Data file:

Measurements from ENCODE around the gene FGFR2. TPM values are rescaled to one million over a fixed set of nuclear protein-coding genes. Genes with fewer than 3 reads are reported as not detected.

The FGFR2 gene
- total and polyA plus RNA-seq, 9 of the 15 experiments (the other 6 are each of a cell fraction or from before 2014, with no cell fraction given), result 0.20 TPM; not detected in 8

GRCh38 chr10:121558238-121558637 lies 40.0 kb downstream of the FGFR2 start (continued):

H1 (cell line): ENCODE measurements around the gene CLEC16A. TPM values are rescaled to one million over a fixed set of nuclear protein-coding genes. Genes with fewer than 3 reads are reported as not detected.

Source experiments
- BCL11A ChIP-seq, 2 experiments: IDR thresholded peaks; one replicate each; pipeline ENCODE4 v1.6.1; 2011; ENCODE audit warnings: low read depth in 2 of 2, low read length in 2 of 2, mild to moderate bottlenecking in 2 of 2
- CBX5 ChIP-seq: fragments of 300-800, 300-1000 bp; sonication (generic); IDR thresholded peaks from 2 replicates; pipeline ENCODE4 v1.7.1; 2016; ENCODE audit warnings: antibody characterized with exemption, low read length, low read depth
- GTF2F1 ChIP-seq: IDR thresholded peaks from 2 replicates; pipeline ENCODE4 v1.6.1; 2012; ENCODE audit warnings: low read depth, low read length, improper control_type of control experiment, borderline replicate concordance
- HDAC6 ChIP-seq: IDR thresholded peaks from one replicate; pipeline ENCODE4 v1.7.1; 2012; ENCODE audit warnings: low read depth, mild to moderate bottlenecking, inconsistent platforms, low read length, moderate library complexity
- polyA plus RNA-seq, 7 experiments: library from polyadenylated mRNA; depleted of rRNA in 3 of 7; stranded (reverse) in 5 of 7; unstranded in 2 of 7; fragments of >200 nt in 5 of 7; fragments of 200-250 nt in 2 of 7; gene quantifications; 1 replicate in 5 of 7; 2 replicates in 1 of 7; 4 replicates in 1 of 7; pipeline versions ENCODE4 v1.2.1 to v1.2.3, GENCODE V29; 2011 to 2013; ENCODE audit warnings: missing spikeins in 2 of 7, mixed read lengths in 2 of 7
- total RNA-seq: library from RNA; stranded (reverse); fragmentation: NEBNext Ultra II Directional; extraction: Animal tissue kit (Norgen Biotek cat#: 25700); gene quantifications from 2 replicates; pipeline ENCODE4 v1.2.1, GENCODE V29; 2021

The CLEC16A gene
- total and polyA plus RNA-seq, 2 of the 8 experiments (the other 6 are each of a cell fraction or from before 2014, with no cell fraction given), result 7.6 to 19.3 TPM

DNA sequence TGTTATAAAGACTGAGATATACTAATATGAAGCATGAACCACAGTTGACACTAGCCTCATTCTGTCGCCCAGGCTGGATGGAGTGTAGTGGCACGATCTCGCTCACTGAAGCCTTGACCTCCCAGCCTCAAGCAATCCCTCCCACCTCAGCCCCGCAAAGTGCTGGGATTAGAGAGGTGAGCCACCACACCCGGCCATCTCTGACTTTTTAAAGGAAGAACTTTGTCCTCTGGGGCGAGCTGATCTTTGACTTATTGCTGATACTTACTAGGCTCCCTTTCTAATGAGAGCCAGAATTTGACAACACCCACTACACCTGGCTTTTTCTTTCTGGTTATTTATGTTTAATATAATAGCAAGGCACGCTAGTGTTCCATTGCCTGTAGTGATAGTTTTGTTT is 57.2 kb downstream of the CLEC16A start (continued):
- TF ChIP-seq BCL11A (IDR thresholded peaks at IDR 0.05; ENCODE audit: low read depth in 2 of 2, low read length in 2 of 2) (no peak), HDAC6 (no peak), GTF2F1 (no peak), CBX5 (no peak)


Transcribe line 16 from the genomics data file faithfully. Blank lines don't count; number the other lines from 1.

- TF ChIP-seq BCL11A (IDR thresholded peaks at IDR 0.05; ENCODE audit: low read depth in 2 of 2, low read length in 2 of 2) (no peak), HDAC6 (no peak), GTF2F1 (no peak), CBX5 (no peak)